Do your beats come from what you’ve heard, or do you just get them in your head and write them down?
It’s a little bit of both. It kind of comes from everywhere. I remember one time I was on a bus and I was making a beat, and I couldn’t find out what was missing. And I was listening to the engine of the bus, which happened to create the perfect harmony. The cadences in people’s speech is also important. Everyone has their own cadence and flow, especially between different cultures and languages, and that’s something you can really take advantage of in terms of trying to find a new beat or a new rhythm…It’s about paying attention versus looking for inspiration.
Do you write parts for all of the different instruments in the orchestra? Which are the hardest to write?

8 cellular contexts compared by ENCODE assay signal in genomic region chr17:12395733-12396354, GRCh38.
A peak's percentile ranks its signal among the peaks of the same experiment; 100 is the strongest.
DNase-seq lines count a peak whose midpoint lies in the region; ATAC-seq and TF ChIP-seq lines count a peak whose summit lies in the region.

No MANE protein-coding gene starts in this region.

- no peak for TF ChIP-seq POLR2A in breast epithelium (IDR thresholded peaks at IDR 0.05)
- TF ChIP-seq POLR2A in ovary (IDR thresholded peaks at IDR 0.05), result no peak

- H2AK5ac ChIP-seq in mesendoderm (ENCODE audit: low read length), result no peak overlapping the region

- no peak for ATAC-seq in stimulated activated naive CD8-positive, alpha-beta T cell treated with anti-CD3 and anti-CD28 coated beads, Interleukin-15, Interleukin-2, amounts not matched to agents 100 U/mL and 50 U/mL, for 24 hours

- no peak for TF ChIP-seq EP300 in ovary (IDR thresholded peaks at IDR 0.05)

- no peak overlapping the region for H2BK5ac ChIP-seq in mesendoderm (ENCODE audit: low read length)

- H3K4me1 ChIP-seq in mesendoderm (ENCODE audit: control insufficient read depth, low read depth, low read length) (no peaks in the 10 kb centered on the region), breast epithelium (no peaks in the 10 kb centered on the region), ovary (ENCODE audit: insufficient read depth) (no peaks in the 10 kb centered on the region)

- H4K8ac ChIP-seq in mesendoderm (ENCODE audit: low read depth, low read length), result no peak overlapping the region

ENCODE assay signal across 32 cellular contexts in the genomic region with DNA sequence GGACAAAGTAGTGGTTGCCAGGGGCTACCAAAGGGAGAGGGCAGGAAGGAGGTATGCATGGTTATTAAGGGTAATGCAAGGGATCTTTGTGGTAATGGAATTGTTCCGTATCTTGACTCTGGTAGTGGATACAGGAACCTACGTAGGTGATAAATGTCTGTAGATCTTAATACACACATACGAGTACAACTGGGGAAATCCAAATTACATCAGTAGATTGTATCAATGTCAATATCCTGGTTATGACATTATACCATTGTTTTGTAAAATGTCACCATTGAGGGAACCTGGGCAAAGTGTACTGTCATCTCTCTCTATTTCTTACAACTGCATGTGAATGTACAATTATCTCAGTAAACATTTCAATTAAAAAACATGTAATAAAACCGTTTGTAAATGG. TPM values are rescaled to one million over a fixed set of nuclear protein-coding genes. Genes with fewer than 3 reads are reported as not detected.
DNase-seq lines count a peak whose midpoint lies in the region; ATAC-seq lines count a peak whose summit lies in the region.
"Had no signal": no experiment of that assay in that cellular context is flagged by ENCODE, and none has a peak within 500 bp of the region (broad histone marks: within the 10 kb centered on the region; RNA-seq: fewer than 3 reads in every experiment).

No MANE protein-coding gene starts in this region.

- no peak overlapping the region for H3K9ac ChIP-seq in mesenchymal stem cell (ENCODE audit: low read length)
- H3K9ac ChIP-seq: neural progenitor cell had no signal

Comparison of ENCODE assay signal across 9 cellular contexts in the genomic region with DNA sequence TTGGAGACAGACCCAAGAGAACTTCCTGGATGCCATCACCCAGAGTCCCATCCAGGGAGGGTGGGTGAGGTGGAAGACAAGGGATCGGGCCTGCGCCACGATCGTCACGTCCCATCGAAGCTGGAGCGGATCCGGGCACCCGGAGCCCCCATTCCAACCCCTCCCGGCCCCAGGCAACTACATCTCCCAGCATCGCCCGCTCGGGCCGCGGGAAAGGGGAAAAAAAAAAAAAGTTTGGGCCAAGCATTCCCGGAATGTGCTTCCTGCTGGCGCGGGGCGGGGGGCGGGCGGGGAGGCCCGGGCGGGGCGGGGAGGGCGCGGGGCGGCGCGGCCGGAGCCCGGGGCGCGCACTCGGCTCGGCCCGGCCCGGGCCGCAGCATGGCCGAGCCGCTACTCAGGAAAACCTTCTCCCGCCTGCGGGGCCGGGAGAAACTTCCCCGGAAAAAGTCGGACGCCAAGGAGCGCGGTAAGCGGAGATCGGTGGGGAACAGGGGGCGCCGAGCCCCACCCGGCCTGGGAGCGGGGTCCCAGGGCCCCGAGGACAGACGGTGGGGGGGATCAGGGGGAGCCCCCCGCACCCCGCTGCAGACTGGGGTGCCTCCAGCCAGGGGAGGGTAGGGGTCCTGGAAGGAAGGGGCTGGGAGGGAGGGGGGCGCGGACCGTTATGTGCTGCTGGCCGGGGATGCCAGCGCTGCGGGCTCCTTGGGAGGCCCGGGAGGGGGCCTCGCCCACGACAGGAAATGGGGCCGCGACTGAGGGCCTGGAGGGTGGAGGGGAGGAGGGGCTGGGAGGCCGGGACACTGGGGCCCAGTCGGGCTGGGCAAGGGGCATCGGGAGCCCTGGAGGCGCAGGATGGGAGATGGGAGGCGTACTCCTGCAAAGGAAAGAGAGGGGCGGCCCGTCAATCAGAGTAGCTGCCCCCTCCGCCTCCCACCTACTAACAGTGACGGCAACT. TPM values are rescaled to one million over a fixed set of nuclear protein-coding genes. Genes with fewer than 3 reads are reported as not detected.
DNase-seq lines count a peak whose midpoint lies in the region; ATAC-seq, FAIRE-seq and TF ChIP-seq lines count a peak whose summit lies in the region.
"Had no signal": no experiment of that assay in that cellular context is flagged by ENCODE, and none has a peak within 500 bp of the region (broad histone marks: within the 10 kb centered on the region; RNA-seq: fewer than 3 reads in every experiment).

Violin, and viola, cello, those are fine, because that’s my home base. But it’s the horns and the drum set–those are harder for me. But honestly, technology has made composition possible, because you can transpose, you can write a part in the language of violin and copy and paste it in the language of trumpet. It also helps me learn. It’s a lot easier than having to go on a full musical education, but that’s also a double-edged sword when you try to communicate. If somebody plays a note wrong, and you can’t tell them what note that is, you have to finesse it, and do trial and error. It also affects your ability to lead, just like with anything. Starting on production software is also a disadvantage to your ear, since all of the notes are already perfect. When you have to tune up, you have to depend on the people with the instruments to know that they are or are not in tune.